Much of the art world is migrating south this week, with Art Basel Miami Beach and the — what is it now, more than twenty? — other fairs taking over Florida’s cultural capital. But good stuff is still happening in New York, and with so many people gone, events might even be less crowded!
The doctor says try out some experimental performance this week, with a group of sound artists playing along to The Social Network or a Rauschenberg-inspired interactive performance opera. There are also lots of great-sounding panels and lectures, including two about artists making work outside the Communist system in Eastern Europe during the 1970s and 80s. Given all the overindulging happening in the art world this week, it might be a good time to sober up with a history lesson or two and get inspired.
When: Tuesday, December 4, 6–8 pm
Where: New York University’s Steinhardt School (60 Washington Square South, Rosenthal Pavilion, 10th floor, Greenwich Village, Manhattan)
For this event exploring connections between war, trauma, and public art, artist Krzysztof Wodiczko will discuss his project “Abraham Lincoln: War Veteran Projection,” which features interviews with veterans projected onto the statue of Lincoln in Union Square Park (up through Sunday). A war veteran/activist as well as experts on neuroscience and art therapy and history will talk, too — an interesting, promising mix.
When: Opens Thursday, December 6, 6–9 pm
Where: A.I.R. Gallery (111 Front Street, Suite 228, Dumbo, Brooklyn)
A.I.R. Gallery, a longtime champion of women’s art, kicks off its 10th biennial. Curated by Ingrid Schaffner, the show features an international selection of 36 women artists — and is quite wonderfully titled 36 Cats and one stripe pussy.
When: Thursday, December 6, 7 pm
Where: Brooklyn Museum (200 Eastern Parkway, Prospect Heights, Brooklyn)
Many people had many things to say about the Brooklyn Museum’s latest crowd-sourcing exhibition experiment, GO. This week is your chance to share your opinions with the organizers. If you loved it, hated it, thought some aspects worked and others didn’t, tell them at Thursday night’s town hall conversation.
When: Friday, December 7, 7:30–9:30 pm ($8 suggested donation)
Where: 155 Freeman Street (Greenpoint, Brooklyn)
Triple Canopy and sound artist and composer C. Spencer Yeh are bringing back Yeh’s event series Double Features, which has musicians and sound artists play alongside film or video works. Friday night’s event will include Title TK (the band of curator Howie Chen, artist Cory Arcangel, and guitarist Alan Licht) accompanying the Facebook movie The Social Network, which sounds highly entertaining.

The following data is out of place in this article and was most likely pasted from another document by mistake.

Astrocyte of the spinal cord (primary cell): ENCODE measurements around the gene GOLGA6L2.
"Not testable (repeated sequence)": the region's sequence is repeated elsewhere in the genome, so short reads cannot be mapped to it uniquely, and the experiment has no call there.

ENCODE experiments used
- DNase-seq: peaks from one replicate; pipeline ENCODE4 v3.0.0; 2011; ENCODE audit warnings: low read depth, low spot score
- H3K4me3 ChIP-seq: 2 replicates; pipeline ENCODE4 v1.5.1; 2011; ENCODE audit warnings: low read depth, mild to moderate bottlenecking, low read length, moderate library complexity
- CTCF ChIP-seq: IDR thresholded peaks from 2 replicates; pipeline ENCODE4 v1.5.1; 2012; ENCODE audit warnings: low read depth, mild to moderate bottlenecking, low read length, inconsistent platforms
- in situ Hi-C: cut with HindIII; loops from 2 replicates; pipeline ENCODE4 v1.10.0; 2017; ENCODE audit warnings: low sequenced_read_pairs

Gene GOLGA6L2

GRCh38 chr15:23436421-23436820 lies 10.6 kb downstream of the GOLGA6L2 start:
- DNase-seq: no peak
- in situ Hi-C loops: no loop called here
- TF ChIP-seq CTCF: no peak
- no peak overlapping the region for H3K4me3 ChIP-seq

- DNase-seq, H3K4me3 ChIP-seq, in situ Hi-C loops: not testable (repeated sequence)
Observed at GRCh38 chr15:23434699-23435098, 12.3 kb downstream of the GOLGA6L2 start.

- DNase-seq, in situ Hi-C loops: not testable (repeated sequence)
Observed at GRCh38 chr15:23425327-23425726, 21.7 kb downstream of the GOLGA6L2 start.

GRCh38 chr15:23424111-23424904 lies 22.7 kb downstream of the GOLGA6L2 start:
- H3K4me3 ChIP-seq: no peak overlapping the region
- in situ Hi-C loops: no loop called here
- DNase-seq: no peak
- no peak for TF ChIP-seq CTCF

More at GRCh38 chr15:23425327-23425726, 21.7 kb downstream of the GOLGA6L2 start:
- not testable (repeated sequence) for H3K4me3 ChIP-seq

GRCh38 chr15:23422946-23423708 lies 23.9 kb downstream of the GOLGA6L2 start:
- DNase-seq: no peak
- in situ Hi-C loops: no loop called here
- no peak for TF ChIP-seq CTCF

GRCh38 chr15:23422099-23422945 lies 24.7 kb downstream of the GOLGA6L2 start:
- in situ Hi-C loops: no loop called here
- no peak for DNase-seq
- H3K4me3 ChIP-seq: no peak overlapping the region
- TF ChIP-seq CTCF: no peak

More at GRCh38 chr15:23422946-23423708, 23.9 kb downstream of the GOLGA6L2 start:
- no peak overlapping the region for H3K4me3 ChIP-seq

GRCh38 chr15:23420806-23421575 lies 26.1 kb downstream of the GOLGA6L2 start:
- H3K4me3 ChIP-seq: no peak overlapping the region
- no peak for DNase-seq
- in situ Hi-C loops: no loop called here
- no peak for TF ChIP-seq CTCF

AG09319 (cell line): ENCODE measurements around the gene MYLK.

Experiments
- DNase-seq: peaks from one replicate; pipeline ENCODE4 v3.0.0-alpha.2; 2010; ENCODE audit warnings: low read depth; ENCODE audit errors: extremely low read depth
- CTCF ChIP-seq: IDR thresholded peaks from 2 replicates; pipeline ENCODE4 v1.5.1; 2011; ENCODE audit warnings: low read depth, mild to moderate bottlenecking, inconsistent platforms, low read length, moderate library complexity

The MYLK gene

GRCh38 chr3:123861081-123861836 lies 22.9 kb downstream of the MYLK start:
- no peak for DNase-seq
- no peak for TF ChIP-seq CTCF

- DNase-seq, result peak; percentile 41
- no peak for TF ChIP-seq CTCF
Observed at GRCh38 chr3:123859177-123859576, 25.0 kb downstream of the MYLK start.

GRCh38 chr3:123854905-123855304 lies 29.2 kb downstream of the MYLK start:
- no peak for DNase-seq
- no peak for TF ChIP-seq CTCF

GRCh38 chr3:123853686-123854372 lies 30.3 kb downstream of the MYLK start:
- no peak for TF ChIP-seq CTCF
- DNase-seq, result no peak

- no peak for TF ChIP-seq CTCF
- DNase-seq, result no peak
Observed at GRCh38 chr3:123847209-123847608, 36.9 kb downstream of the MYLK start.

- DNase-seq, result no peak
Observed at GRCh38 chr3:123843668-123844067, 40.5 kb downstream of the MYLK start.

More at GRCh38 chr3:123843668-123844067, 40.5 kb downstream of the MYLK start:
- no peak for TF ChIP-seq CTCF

When: Friday, December 7, 8 pm ($5)
Where: The Observatory (543 Union Street, Gowanus, Brooklyn)
In Romania, during the reign of Communist dictator Nicolae Ceauşescu, a group of filmmakers banded together to made experimental, avant-garde films. Art historian Ileana Selejan will lecture about the little-known group, called kinema ikon, and show some of their work.
When: Saturday, December 8, 2–4 pm
Where: New York Public Library, Jefferson Market branch (425 Avenue of the Americas, Greenwich Village, Manhattan)
Continuing with the theme of alternative art in Communist countries, Thomas Werner is presenting a three-part lecture series at the New York Public Library focusing on Russian artists who worked outside the Soviet system between 1970 and 1991. Saturday is the second talk, on photographers. And given the continued imprisonment of two members of Pussy Riot and the alarming censorship happening in Russia, the whole series seems incredibly timely.
When: Monday, December 10, 6:30 pm ($6)
Where: Dia Art Foundation (535 West 22nd Street, Chelsea, Manhattan)
The doctor hearts Dia’s Artists on Artists series, and next week’s installment should be a good one: Uruguayan conceptual artist Alejandro Cesarco (whose work is currently on view at Murray Guy) on the eminently influential On Kawara.
When: Monday, December 10, 1 pm–Tuesday, December 11, 1 am
Where: Fitness (1196 Myrtle Avenue, Bushwick, Brooklyn)
This event organized by Panoply Performance Laboratory is a 12-hour, interactive performance art opera inspired by Robert Rauschenberg that takes the form of a diner, where you can order such things as music, text, and actions for $1–$5. That sounds awesomely bizarre.